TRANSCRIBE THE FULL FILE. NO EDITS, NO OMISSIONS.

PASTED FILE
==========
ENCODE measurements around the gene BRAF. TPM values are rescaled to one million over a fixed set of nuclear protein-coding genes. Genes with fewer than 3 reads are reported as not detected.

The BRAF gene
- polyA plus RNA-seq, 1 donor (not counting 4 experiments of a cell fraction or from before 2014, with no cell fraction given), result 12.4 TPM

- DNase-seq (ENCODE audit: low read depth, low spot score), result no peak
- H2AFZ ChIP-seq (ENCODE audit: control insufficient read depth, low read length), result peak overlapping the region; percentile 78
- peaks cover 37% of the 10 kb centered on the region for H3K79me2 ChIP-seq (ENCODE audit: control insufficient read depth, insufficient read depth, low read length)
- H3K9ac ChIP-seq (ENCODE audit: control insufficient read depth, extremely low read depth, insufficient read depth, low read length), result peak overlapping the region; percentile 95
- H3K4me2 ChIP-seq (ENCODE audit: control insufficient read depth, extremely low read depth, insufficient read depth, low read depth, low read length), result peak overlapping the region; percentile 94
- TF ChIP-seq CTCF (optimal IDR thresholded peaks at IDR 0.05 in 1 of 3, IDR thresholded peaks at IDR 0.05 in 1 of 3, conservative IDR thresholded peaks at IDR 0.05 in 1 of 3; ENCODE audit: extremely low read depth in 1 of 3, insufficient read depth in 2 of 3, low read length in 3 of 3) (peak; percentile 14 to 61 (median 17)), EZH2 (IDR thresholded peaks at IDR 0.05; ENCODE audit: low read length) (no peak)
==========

ENCODE measurements around the gene BRAF. TPM values are rescaled to one million over a fixed set of nuclear protein-coding genes. Genes with fewer than 3 reads are reported as not detected.

The BRAF gene
- polyA plus RNA-seq, 1 donor (not counting 4 experiments of a cell fraction or from before 2014, with no cell fraction given), result 12.4 TPM

- DNase-seq (ENCODE audit: low read depth, low spot score), result no peak
- H2AFZ ChIP-seq (ENCODE audit: control insufficient read depth, low read length), result peak overlapping the region; percentile 78
- peaks cover 37% of the 10 kb centered on the region for H3K79me2 ChIP-seq (ENCODE audit: control insufficient read depth, insufficient read depth, low read length)
- H3K9ac ChIP-seq (ENCODE audit: control insufficient read depth, extremely low read depth, insufficient read depth, low read length), result peak overlapping the region; percentile 95
- H3K4me2 ChIP-seq (ENCODE audit: control insufficient read depth, extremely low read depth, insufficient read depth, low read depth, low read length), result peak overlapping the region; percentile 94
- TF ChIP-seq CTCF (optimal IDR thresholded peaks at IDR 0.05 in 1 of 3, IDR thresholded peaks at IDR 0.05 in 1 of 3, conservative IDR thresholded peaks at IDR 0.05 in 1 of 3; ENCODE audit: extremely low read depth in 1 of 3, insufficient read depth in 2 of 3, low read length in 3 of 3) (peak; percentile 14 to 61 (median 17)), EZH2 (IDR thresholded peaks at IDR 0.05; ENCODE audit: low read length) (no peak)